Mali Air War update January 30, 2013Posted by Richard Clements in : Mali, Military Aviation , trackback
Not much media footage is coming out of Mali and the only means to get interesting updates about what is going in West Africa is through the images and videos released by the French Armed Forces.
After showing the world the drone camera footage of the Foreign Legion paradrop over Timbuktu few days ago, here’s some video showing French Tigre helicopter gunships attacking targets inside Mali.
French forces have now taken the airports at both Timbuktu and Gao: once on the ground the troops met very little resistance from rebels and quickly gained control of the airport at Timbuktu whereas Malian forces secured the area. It was found that the runway at Timbuktu was littered with obstacles so much so the French had to para drop the 17th Airborne Engineer Regiment and its equipment to clear the obstacles and return the runway to active use and the ability to receive air traffic.
Timbuktu airport has a runway that is just under 7,000 feet long, more than enough to operate Transall flights.
Image credit: French Armed Forces
Air operations are continuing from N’Djamena (Chad), Bamako (Mali) and Dakar (Senegal) with three U.S. KC-135 Tankers usually based at RAF Mildenhall, in the UK, operating since the weekend from Moron Air Base (Spain).
Fitted with the hose and drogue system to “serve” probe equipped combat planes, the aircraft are believed to cross the Algerian airspace to get into the area and refuel Rafale and Mirage jets.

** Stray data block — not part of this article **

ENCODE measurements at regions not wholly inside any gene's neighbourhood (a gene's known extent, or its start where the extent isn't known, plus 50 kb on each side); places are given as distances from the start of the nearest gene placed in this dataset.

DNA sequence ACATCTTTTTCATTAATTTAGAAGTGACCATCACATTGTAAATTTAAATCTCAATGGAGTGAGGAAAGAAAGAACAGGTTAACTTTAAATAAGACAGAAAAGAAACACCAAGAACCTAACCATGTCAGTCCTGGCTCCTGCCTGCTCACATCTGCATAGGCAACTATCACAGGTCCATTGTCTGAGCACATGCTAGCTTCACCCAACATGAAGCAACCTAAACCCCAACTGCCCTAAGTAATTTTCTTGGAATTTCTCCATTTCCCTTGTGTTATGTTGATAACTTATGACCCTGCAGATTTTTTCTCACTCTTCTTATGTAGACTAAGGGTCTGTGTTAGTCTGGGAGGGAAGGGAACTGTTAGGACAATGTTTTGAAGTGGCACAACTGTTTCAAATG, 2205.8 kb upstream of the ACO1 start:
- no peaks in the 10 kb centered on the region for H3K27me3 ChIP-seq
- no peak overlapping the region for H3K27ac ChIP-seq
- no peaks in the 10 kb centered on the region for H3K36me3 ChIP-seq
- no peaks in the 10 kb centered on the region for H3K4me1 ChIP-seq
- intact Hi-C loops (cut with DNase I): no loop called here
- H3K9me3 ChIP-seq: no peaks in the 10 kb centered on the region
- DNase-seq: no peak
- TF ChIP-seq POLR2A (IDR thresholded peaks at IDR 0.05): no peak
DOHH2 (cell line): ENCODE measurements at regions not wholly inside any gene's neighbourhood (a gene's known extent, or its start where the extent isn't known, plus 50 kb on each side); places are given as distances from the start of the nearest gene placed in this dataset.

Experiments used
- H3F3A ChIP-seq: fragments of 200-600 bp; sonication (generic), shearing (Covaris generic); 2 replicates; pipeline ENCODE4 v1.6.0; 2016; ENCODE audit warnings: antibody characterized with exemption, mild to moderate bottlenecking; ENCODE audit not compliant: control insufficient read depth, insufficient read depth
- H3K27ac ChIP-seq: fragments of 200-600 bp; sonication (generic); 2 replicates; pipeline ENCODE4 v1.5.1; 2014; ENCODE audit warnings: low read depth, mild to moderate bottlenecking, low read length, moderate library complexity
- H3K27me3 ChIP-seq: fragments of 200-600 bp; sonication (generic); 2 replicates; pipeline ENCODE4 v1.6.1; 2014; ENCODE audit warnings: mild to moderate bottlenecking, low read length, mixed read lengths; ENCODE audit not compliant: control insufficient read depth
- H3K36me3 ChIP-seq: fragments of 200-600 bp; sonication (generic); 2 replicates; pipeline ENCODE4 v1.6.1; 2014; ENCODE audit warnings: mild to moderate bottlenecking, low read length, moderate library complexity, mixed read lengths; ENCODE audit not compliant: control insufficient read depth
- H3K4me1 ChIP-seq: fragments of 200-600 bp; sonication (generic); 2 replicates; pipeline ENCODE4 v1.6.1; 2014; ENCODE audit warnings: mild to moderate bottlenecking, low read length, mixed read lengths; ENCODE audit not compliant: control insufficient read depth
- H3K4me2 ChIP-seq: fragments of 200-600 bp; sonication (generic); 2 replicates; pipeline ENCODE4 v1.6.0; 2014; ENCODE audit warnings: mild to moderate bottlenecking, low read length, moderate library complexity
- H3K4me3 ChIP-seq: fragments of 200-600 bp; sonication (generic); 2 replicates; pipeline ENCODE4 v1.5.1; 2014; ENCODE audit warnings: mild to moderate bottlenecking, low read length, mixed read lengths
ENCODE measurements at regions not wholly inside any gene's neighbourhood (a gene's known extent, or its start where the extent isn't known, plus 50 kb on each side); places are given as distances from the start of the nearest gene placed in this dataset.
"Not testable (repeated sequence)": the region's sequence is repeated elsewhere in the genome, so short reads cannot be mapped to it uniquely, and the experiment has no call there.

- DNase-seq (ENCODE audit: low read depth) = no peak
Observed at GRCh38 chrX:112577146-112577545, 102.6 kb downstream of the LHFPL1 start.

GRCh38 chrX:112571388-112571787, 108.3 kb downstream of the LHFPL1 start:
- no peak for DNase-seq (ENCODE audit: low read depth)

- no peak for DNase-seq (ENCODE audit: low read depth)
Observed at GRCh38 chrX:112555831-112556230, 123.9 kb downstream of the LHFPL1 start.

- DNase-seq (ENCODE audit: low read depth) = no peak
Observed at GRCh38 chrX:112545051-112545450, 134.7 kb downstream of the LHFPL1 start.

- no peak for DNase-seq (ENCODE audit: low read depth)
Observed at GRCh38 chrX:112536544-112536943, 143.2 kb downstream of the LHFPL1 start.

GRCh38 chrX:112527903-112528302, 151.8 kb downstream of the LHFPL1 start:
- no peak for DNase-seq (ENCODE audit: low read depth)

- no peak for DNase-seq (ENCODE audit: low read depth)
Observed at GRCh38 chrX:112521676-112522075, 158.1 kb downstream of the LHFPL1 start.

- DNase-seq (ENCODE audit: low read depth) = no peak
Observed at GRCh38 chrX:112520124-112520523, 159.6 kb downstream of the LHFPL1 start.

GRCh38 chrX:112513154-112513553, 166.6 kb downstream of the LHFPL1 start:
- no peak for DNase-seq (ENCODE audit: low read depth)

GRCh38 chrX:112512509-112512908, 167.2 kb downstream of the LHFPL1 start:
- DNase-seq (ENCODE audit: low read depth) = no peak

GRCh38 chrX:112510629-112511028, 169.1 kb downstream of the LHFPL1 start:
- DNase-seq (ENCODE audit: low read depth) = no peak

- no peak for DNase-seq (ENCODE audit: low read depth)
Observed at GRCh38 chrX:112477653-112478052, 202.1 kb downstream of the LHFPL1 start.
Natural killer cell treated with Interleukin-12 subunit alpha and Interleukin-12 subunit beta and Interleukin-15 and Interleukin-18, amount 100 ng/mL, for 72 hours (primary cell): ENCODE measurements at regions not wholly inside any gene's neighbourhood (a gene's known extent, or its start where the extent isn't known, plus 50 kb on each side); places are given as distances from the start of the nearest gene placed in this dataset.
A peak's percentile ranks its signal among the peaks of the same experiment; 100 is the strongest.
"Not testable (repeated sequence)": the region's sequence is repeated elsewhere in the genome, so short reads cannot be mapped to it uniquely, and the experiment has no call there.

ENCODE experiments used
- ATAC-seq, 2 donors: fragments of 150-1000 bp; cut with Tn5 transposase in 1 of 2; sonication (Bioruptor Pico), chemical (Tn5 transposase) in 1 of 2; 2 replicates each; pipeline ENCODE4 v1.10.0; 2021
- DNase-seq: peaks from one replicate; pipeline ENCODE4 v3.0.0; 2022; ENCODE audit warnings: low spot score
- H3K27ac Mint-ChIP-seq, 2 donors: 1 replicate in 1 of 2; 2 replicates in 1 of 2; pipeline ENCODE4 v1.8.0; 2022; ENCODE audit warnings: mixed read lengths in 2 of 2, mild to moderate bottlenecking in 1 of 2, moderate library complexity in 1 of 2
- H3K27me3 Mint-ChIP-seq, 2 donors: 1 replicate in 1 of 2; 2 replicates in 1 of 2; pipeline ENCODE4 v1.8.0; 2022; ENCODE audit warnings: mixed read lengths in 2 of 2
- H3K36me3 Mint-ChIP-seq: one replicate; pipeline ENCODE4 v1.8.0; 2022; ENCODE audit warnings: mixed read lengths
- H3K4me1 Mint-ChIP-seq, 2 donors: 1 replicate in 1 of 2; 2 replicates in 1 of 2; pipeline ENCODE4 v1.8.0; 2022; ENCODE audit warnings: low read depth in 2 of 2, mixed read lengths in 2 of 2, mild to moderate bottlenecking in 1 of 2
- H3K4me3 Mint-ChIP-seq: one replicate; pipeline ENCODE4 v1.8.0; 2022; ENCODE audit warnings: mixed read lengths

As already explained, a RAF Sentinel R1 is operating out of Dakar, Senegal also, although no further information with regards to it actually being used has come out. The British ISR platform should perform the same role it played in Libya.
Along with the RAF’s C-17s and the Canadian C-17, U.S. Globemaster airlifters have also joined in and Sweden will also supply 40 flight hours of a C-17 based at Pápa airbase, Hungary, through NATO Strategic Airlift Capability, to help France move troops and equipment to Mali.
Belgium has also supplied two Agusta 109 helicopters which have been modified for MEDEVAC operations and are due to leave Moelsbroek on Jan. 30 aboard a chartered IIluyshin IL-76 heading for Bamako.
The UK has also said it will send 300 troops to train local forces, whereas Italian Government has not yet approved the plan to commit three planes, including a KC-767A tanker, to the Mali operation.
Written with David Cenciotti